Users stake their tokens in a pool to cast their votes. The size of each voter's stake is then taken into account when weighing votes; the greater the stake, the greater the voting power. Those that voted for the elected witnesses earn a reward when they correctly verify transactions in a block.

    TRON Network uses DPoS as its primary consensus mechanism.

    Proof of Burn (PoB)

    Proof of burn is another more environmentally friendly substitute for Bitcoin's PoW algorithm (PoB). By "burning" (destroying) a predetermined number of tokens in a verifiable manner—specifically, by sending them to an "eater address" where they cannot be retrieved or used—miners are given the ability to mine a block in PoB. The likelihood of being randomly chosen increases with the number of coins burned.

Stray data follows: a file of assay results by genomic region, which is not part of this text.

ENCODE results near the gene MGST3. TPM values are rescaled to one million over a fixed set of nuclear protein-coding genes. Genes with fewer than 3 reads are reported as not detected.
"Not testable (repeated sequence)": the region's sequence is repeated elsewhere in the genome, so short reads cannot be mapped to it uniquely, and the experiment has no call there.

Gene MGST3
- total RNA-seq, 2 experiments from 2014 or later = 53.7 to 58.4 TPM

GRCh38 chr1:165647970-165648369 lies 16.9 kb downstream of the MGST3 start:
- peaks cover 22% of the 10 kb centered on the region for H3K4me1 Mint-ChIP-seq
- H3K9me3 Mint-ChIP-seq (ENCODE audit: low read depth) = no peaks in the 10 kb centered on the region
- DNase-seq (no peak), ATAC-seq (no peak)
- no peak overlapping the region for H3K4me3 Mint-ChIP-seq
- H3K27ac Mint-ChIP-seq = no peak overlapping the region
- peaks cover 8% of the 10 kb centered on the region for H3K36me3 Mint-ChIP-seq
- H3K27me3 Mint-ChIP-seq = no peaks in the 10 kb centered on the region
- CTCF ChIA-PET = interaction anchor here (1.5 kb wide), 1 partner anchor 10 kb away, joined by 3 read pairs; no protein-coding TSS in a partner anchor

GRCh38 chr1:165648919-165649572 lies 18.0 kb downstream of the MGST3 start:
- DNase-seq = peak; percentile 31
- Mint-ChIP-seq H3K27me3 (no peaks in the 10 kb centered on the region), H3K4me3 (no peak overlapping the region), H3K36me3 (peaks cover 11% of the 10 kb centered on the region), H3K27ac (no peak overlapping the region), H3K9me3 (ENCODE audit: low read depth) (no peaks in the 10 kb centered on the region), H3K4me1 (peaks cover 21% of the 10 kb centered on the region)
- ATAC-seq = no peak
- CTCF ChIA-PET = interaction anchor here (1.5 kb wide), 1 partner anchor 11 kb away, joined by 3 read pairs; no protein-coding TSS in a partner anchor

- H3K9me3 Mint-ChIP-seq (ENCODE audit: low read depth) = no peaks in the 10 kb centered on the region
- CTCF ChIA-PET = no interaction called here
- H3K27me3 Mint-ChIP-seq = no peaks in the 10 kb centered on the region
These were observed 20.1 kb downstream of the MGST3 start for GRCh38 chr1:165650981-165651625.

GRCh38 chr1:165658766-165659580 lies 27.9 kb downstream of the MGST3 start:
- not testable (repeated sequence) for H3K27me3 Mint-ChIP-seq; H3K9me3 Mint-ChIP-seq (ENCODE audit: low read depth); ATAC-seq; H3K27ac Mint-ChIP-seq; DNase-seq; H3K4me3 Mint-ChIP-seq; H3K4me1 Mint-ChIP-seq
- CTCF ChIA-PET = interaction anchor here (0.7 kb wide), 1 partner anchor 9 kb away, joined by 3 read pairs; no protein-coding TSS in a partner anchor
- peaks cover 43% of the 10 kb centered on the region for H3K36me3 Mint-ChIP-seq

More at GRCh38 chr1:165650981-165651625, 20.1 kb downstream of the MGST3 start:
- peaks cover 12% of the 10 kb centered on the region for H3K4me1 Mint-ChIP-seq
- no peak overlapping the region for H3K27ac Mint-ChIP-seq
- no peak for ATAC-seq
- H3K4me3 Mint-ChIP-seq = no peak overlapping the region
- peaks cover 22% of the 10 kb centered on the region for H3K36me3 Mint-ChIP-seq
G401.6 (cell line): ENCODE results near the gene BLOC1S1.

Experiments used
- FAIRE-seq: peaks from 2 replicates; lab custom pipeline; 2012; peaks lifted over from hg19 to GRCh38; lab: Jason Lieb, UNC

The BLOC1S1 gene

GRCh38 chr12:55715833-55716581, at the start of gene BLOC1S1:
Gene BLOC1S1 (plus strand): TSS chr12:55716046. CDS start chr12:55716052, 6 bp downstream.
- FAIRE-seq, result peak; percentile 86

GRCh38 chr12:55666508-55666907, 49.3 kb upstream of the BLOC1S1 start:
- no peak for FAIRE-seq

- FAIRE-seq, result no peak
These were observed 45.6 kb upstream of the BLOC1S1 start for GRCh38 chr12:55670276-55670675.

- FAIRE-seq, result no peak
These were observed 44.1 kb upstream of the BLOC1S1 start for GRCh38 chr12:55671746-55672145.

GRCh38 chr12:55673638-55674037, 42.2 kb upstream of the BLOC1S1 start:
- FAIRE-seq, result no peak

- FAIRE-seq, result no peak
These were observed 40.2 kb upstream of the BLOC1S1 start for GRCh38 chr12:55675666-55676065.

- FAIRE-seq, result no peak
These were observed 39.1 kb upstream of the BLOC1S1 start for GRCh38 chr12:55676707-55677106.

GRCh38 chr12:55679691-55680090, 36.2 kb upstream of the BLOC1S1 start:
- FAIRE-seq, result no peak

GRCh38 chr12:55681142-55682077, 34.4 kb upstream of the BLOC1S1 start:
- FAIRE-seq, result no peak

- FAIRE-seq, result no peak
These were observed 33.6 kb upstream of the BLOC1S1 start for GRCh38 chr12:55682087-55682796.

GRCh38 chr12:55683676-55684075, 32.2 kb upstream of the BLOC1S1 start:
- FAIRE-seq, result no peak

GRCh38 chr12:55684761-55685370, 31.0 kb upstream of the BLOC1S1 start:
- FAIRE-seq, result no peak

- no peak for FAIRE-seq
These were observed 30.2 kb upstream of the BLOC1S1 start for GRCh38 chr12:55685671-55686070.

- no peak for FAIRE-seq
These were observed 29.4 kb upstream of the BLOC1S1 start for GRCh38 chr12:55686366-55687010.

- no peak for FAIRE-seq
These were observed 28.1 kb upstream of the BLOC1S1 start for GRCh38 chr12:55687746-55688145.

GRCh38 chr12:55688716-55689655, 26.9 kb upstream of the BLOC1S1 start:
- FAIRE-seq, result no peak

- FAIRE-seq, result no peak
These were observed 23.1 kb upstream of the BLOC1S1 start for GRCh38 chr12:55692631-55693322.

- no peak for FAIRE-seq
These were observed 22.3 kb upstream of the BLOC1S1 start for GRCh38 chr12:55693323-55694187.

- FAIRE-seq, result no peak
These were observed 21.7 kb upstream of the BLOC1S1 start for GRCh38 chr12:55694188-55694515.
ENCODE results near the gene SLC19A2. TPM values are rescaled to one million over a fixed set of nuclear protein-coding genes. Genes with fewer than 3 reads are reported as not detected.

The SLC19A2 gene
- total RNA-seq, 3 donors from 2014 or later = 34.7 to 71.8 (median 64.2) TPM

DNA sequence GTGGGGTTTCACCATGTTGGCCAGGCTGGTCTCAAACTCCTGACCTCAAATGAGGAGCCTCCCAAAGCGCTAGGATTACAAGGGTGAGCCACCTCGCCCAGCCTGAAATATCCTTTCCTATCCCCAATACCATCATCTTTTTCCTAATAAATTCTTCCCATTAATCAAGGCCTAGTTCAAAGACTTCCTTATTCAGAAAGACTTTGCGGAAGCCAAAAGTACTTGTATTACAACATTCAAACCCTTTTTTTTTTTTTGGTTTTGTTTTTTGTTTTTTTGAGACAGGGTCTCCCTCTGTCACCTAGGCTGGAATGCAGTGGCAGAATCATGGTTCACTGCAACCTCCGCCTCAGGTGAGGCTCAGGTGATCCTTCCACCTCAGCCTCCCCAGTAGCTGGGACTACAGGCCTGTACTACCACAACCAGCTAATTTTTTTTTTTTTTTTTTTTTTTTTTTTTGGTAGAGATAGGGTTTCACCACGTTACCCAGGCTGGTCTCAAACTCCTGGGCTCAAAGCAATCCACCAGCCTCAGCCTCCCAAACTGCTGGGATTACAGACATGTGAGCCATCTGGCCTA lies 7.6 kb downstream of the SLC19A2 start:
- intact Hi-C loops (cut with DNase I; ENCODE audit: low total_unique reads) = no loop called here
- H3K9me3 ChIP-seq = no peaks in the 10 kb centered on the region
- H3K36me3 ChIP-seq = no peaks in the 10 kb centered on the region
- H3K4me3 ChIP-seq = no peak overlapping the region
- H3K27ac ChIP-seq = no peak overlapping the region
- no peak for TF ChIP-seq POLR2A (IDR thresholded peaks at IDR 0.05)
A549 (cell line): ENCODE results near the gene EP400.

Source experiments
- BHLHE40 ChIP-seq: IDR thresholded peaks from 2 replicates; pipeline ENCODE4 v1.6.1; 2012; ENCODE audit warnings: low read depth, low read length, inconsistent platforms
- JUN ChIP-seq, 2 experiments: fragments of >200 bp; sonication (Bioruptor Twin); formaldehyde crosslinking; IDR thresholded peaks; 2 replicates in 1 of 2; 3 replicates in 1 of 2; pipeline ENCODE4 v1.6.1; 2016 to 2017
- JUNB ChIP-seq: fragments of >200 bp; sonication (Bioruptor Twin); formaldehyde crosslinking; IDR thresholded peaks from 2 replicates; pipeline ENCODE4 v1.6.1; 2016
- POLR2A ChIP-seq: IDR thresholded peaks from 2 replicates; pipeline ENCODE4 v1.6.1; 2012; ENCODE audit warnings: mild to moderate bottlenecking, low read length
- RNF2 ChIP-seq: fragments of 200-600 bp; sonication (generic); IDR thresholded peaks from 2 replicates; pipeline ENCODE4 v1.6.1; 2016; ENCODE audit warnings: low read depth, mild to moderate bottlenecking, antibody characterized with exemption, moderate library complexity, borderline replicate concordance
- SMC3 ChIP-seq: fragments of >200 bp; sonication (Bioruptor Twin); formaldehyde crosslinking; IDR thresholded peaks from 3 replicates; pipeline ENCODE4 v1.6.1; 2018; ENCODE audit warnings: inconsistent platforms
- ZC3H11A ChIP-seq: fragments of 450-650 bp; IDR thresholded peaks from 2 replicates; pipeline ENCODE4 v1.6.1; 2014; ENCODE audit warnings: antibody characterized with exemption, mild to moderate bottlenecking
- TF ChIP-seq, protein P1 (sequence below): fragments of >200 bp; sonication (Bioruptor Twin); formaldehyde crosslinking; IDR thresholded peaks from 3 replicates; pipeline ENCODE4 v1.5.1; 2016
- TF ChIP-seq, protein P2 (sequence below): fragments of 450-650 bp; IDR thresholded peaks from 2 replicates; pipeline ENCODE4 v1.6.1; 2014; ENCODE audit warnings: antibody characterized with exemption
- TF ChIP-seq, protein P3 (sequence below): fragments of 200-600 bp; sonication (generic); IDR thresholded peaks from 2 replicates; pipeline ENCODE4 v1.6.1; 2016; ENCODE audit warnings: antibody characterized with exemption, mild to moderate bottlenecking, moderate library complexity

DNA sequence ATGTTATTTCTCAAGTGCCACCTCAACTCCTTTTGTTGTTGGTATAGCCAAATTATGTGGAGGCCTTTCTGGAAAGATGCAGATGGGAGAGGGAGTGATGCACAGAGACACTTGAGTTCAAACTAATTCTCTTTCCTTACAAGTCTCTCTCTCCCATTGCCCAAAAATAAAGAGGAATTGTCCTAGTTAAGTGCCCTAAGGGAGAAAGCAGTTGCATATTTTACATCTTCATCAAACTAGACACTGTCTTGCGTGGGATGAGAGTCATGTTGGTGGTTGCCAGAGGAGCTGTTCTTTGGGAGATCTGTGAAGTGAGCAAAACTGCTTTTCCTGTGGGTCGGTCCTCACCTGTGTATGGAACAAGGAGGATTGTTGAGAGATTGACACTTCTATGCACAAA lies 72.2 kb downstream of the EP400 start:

Burned coins cannot be recovered, in contrast to PoS, where miners can sell or retrieve their locked money if they ever decide to leave the network. This strategy of requiring miners to give up short-term wealth in exchange for the lifelong right to generate new blocks encourages miners to commit over the long run. Burning coins also make coins scarcer, which reduces inflation and increases demand.

    Cryptocurrencies like Factom, Counterparty and Slimcoin all employ the proof-of-burn system.

    Proof of History (PoH)

    Proof of History (PoH) offers evidence of historical occurrences, as the term implies. Solana's PoH technology enables "timestamps" to be incorporated directly into the blockchain, independently confirming the interval between transactions.

    This timestamping technique is made possible by a sequential-hashing verifiable delay function (VDF), like SHA-256 (Used by Bitcoin). It functions by using the outcome of a transaction as the input for the subsequent hash, allowing everyone to plainly understand which event occurred in a specific order. PoH significantly minimizes the processing weight of the blockchain because the VDFs can only be solved by a single CPU score, making it faster and more energy-efficient than many of his peers.